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Title: A study of the relationship between some of the cognitive and contextual factors in student learning
Author: Laurillard, Diana M.
ISNI:       0000 0001 3605 6450
Awarding Body: University of Surrey
Current Institution: University of Surrey
Date of Award: 1978
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The study of the phenomenon of learning has attracted psychologists and educationalists for many years as an interesting and challenging problem. Learning as it is practised at the level of higher education has been less widely investigated, however. At this level it is a highly complex cognitive activity that does not easily reduce to well-defined experimental learning situations. For this reason, the thesis takes a holistic approach to the study of learning which sees learning as an activity which is related both to the subject-matter content of a learning situation and to the contextual factors that surround it. The study is based on previous research work within each of these areas, in an attempt to define the important factors that influence a student's approach to his study, and to establish the nature of the relationships between them. The research methods used have in part replicated previous research, and in part extended the application of these methods from experimental learning situations to real learning situations, i. e. to learning tasks that students engage in as part of their academic coursework. By considering a series of case studies of students working on several different learning tasks, it is possible to show that a student's approach to a task depends to some extent on his perception of that task, and on his perceptions of the circumstances within which he is doing it. The students are not easily categorised as adopting one particular learning style consistently, instead they are responsive to the conditions of the particular task in determining the form of their approach. This is the argument of the thesis: that student learning styles are both content-and context-dependent.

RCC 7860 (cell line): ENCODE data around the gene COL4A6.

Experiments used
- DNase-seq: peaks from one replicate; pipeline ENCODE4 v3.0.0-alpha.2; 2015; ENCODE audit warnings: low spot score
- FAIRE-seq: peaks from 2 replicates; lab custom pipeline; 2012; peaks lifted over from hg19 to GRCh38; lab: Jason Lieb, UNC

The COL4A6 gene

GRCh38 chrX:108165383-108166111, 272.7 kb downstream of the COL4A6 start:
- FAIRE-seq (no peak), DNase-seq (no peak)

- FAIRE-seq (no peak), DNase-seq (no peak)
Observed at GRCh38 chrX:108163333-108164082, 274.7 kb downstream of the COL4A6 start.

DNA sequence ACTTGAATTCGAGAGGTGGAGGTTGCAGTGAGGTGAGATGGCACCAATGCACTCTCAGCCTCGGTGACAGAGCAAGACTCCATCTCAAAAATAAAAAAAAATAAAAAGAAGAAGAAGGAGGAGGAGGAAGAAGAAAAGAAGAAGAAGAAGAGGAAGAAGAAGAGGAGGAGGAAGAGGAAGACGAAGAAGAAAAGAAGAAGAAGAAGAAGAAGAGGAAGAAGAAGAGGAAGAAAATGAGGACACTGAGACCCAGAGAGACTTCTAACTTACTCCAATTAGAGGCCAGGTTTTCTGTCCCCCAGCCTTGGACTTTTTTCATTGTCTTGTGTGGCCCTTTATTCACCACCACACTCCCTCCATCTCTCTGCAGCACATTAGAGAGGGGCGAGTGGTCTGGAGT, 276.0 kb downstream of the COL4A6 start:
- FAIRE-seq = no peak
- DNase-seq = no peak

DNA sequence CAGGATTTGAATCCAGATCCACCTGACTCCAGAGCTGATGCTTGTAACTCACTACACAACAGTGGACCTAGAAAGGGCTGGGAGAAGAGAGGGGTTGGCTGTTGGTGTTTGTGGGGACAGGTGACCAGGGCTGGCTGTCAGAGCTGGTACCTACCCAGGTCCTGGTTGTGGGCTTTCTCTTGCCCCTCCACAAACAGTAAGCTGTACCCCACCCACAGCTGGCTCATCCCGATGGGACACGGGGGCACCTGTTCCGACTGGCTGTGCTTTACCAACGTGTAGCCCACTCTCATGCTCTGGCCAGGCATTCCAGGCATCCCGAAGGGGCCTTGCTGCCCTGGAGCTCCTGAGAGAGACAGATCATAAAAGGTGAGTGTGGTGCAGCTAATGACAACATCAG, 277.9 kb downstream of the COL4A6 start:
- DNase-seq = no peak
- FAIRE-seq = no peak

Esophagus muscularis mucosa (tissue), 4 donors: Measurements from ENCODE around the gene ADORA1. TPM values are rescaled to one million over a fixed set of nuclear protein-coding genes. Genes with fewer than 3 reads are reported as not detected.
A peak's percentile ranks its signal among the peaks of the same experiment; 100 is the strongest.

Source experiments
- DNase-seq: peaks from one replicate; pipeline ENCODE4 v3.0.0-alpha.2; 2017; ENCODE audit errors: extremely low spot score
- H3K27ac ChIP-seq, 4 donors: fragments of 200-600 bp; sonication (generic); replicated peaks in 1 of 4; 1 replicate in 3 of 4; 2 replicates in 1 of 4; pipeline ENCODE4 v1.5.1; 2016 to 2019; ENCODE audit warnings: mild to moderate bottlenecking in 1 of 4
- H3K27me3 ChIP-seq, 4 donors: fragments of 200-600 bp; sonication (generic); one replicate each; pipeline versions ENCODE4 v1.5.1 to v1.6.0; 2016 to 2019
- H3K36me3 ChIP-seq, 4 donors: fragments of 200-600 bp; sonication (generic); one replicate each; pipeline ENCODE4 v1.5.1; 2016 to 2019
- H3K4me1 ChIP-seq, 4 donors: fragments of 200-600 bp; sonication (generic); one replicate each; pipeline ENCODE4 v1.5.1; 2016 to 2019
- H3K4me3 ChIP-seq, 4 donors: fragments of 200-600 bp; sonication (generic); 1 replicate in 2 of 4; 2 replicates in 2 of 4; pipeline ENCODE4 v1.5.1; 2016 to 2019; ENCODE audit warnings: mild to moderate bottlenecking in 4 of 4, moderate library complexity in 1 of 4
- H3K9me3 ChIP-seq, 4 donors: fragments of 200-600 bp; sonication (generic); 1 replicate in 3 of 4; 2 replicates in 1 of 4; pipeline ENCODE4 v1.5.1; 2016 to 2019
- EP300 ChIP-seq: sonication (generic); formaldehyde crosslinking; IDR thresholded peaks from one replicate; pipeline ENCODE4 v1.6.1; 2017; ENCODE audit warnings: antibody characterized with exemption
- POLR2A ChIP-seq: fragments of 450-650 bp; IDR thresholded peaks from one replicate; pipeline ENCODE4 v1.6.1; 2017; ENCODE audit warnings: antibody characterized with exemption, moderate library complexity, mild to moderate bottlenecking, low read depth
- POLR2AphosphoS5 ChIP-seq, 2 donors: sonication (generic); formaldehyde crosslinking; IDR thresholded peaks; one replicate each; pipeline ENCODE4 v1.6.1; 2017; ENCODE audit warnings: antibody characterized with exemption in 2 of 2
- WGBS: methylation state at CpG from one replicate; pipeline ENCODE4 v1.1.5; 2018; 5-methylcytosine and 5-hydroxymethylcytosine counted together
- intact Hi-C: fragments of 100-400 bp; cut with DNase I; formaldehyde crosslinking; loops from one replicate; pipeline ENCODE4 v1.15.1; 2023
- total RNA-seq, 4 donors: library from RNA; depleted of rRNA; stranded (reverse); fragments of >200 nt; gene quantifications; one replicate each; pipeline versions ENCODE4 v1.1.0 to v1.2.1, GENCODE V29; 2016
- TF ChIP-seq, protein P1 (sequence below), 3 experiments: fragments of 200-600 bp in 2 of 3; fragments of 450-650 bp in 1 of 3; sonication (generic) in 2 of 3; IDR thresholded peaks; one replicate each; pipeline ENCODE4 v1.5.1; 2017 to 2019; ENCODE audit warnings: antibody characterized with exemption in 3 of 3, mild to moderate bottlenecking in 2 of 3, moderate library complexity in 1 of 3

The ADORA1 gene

Supervisor: Not available Sponsor: Not available
Qualification Name: Thesis (Ph.D.) Qualification Level: Doctoral
EThOS ID:  DOI: Not available